Celebrities make it seem really, really easy. To wit:
- Martha Stewart spent time in the pokey for lying to SEC investigators.
- Paris Hilton violated parole and was sent to the clink for several weeks.
- Paris' BFF, Nicole Richie, spent 82 minutes of a 4-day sentence in the slammer for driving under the influence.
- Robert Downey, Jr. rode the prison carousel several times for possession of drugs in the late 90s.
You hear about celebrities being pinched on gun charges, accused of not paying taxes, committing sexual assaults, punching photographers, stiffing contractors and other unsavory acts.
Now, if I were a character on "CSI," the investigators would punch my name into the system and find no record whatsoever. And unless they've been hiding some pretty big skeletons, I can say the same about all of my family and friends.
For instance, this picture of me is hardly going to show up in the New York Times:
So am I boring?
Nope. I'm just not rich or famous enough.
Yes, regular people commit crimes too -- otherwise we wouldn't have what some people call a "prison epidemic." And my experience is likely colored by a solidly middle-class upbringing that protected me from some harsh realities. But the people being arrested in Hollywood aren't from a lower socioeconomic class. They aren't living in dangerous neighborhoods, dealing with violence on a daily basis. They aren't undereducated, with uncertain futures.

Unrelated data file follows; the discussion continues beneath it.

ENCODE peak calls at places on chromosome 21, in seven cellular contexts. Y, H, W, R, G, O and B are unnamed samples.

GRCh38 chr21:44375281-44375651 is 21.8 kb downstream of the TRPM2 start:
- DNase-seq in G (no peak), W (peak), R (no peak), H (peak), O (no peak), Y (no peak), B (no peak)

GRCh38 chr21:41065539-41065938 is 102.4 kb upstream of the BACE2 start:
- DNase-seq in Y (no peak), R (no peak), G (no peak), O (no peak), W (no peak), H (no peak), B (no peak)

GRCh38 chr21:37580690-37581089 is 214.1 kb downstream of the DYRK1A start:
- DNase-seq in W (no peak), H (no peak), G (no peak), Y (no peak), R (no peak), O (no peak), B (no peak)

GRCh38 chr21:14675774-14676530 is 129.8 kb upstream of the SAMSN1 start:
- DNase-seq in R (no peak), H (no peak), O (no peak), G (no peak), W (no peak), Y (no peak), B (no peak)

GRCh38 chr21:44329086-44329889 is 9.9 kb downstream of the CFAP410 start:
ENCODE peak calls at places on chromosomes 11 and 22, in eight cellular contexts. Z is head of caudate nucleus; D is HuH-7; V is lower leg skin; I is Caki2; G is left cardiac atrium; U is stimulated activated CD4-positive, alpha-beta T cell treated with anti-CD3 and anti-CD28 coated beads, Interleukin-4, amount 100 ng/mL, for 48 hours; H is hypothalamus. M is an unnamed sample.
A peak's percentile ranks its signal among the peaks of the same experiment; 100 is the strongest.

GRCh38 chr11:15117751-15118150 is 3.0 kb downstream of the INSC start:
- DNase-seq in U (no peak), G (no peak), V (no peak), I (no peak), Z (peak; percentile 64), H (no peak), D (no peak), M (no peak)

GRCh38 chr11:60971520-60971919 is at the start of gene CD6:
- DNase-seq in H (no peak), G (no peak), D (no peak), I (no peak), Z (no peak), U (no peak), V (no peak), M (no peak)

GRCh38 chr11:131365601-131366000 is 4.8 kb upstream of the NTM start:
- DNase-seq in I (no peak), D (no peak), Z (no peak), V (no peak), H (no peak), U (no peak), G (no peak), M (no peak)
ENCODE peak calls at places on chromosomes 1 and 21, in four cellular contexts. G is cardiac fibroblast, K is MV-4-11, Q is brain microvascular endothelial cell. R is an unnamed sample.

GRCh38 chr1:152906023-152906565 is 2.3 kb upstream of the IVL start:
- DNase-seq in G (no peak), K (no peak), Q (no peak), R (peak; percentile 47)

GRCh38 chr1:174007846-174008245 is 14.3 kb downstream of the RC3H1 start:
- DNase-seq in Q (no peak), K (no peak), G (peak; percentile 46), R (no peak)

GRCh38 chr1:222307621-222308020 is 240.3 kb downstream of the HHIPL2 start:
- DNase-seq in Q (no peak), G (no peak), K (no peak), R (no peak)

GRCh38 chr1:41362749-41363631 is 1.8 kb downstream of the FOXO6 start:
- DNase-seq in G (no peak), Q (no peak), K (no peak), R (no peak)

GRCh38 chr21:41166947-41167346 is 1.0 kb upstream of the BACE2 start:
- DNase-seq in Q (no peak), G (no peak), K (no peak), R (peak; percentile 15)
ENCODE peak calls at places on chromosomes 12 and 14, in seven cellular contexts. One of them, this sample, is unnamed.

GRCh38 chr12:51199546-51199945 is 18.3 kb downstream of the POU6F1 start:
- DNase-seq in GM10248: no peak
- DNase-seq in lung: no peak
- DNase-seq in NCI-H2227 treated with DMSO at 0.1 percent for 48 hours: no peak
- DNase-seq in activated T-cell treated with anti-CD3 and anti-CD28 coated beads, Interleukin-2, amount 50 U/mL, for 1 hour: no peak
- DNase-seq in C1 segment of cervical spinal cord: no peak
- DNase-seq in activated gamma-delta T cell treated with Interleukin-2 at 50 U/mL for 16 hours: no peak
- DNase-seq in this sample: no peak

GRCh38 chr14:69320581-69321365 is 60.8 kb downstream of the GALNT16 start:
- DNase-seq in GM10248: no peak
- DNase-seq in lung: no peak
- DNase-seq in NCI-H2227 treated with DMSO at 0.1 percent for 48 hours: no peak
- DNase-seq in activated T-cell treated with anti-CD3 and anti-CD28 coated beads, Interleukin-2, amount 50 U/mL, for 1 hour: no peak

Just the opposite. Celebrities can have anything they want, any time they want, and in any quantity they want. There is no such thing as "no" in their universe.
A study released in 2006 demonstrated that celebrities have a higher rate of narcissistic personality traits than the general population. Put a narcissist in an environment with access to excess, and the recipe is deadly. And for someone with an addictive personality to be surrounded by assistants who double as friends, friends who double as an entourage, and parents who manage you instead of parent you, that leaves you without a safety net or a support system.
I actually feel for Lindsay Lohan. From all appearances, she has a father that can't shut up about her to the press and a mother who partied right alongside her. She grew up too quickly. She is a 24 year-old that could easily pass for late 30s, thanks to alleged drug and alcohol abuse.
As my mother always says, "It’s a shame that Drew Barrymore and Robert Downey, Jr. can’t take her under their wings."
I guess that's one solution.
The other is what Judge Revel is doing: sending her to prison and then an in-patient rehabilitation facility, following the violation of her probation. It was a good decision. People often claim that the legal system is harder on celebrities, but in this case Lindsay had three years to comply with the terms of her deal. Since she couldn't do that, prison time and rehab is only right.
This isn't a case of schadenfreude. I truly hope that she gets clean. She once had a promising career, and at 24, has decades of time left to work.
Hollywood (whose products I so thoroughly enjoy) along with the nouveau riche/old money/filthy rich upper class, foster a toxic environment.
Lindsay is going to have to learn how to survive it.